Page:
- Produce an algorithm that can be used, season to season, to set prices when new products become available in the market from us or competitors
Often these questions arise because participants are focused on technology first, rather than on business problems. These need to be nipped in the bud quickly or they can lead to wasted dollars with no real results.
These are questions that are looking promising but to meet our definition of Valuable Business Question, you need to do some more work before making that decision. Ideally you would like to come out of the workshop with at least 5 of these. Some examples:
- Who are the biggest users of healthcare in X field?
- How can we save money on our preventive maintenance?
Refining is all about taking those “Requires Refinement” questions and digging deeper, asking probing questions to turn them into candidate business questions. We call them “candidate” business questions because their value hasn’t been proven – yet! That is what the Evaluating stage is all about.
Refine the questions and turn them into candidate business questions by asking the 5 Ws and determining some level of feasibility. Questions like “Why does it matter?”, “Who matters?”, “What is the definition of …?”, “Do we have that metric or that data?”
Through the course of questions and responses, the goal is to get to a point where the original question can be rephrased to become a good candidate business question. As an example, the requirements refinement question was “We want a machine learning model that predicts customer churn four weeks in advance of the event, with an accuracy of at least 80% and lift curves graphed to demonstrate why you picked this model.” True story! Through the refining process it was rephrased as “Can we predict which of our high-value customers will leave in two months?”
Evaluate & Prioritize
With a set of refined candidate business questions, it is time to evaluate and prioritize them. Often it is effective to evaluate the relative importance of the candidate business questions using three prioritization criteria:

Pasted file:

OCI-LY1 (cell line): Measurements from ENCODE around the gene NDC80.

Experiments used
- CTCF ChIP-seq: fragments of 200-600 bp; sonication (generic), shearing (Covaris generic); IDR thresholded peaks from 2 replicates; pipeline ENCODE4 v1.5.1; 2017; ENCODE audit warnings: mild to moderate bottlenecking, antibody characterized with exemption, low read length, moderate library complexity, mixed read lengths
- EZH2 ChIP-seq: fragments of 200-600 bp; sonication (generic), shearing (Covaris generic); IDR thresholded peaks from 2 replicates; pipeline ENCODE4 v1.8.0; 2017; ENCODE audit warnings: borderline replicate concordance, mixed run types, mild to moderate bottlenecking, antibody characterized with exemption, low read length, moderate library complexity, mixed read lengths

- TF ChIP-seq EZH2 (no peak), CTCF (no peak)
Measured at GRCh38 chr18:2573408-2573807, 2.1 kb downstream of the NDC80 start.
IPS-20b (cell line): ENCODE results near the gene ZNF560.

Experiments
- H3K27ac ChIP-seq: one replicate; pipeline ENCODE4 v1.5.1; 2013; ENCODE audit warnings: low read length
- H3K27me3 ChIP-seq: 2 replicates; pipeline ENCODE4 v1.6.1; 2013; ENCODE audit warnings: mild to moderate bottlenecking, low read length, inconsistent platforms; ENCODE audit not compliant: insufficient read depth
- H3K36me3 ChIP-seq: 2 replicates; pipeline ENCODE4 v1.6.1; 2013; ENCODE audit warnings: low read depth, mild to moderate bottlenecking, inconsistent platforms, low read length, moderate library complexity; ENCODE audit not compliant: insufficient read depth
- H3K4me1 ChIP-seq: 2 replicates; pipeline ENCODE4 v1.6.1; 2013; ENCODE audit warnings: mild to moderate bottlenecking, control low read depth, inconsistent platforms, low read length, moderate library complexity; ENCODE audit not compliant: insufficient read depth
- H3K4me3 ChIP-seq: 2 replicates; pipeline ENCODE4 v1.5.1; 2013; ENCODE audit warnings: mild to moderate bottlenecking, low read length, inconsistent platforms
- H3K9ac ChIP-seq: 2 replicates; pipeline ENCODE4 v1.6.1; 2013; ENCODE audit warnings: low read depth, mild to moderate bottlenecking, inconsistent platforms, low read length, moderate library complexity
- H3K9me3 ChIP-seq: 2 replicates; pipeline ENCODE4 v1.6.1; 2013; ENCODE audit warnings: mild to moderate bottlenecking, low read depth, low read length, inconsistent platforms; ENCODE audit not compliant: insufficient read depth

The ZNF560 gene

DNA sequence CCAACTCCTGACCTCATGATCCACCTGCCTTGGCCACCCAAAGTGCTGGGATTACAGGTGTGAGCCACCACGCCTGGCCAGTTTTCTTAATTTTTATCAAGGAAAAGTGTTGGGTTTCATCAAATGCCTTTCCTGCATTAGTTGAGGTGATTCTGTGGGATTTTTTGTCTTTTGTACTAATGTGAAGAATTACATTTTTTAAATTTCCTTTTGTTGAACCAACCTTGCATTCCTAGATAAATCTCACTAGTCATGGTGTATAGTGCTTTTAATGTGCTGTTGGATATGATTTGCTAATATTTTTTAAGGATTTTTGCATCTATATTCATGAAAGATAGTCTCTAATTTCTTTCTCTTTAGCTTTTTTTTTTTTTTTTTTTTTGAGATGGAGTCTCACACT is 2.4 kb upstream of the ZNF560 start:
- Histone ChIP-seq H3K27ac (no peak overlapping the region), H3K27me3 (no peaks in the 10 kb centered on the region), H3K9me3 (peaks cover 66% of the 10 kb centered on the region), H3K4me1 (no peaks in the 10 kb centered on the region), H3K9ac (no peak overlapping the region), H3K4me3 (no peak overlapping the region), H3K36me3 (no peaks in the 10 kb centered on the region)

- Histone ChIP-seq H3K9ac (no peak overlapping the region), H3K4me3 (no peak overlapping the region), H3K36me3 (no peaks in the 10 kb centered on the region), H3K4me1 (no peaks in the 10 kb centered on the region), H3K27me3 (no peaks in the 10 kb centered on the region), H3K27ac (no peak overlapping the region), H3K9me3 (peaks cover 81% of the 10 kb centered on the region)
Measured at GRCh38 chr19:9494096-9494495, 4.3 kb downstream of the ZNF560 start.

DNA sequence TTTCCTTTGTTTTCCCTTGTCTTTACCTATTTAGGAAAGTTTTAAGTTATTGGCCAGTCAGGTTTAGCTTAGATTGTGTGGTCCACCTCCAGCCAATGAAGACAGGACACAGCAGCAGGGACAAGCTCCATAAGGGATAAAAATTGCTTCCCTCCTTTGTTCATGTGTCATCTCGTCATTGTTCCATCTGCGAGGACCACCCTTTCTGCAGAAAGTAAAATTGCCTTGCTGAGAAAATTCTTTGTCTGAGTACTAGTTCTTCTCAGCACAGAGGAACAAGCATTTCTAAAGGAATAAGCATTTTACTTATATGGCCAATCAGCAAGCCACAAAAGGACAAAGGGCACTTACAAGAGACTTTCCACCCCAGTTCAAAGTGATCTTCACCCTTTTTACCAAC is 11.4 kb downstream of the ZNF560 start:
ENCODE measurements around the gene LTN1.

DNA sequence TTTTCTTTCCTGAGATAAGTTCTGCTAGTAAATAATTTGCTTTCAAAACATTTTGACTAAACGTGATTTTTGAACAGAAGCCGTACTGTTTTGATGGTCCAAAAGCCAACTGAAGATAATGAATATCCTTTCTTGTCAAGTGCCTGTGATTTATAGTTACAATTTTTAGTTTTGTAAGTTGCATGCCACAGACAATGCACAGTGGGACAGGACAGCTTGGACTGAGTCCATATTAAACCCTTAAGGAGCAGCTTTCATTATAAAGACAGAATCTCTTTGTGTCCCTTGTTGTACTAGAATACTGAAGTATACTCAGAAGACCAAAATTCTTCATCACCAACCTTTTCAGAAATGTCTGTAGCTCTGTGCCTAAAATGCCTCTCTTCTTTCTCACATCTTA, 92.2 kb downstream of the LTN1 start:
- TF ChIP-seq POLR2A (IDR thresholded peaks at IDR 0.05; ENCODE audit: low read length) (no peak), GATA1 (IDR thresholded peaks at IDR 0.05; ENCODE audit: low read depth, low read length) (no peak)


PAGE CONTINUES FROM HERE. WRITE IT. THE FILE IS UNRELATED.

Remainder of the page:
- What does it mean to the business if you can answer this question?
- Do you have, or can you acquire the data, skills, and tools needed to answer the question?
- How well does the candidate business question align with your business drivers and objectives?
For each of these criteria, we look at two parameters – a score and a timeframe.
The Value Score is a measure of what it will mean to your business if the question is answered and ideally this is an estimate in dollars such as additional revenue generated or dollars saved. The Value Timeframe can be relatively simple. As an example, if answering the question will give you a competitive advantage, assign a weighting of 10. If you have to do it because everyone else is (table stakes), assign a weighting of five, or if you are already too late for it to have an impact, assign a zero or one.
Feasibility Score is even simpler. It is answering the question “Do you have or can you acquire the data, skills, and tools you need to answer the question?” If the answer to any of these is no, assign a zero, otherwise assign full score. Feasibility Timeframe is an evaluation of the length of time it will take to acquire the resources. If they are already in place, assign the maximum value. This parameter is usually a relevant ranking across the questions being evaluated.
The Alignment Score is all about how well the question aligns with your business drivers and strategic objectives. It involves mapping each question to the business objectives and calculating a weighted score based on the objectives’ priority. The Alignment Timeframe is a measure of the timeframe within which meeting the objective will be effective, such as Q3 or fiscal year end, etc.
Assigning the score and timeframe values for each of these criteria allows you to plot them on a spider graph, as shown below. We like to use a scale of one through 10, but the scale is your choice. This is used to help understand which questions are worth investing in and their relative value – those with the largest area are most valuable. Use score and timeframe values to set priorities for your analytics road map.
Identifying valuable business questions is a lot easier once there is a clear definition of what counts as valuable in your business. It is this critical step that will ensure your data-driven business teams (whether through data science or business intelligence) are focused on the right work.
Now… ask away!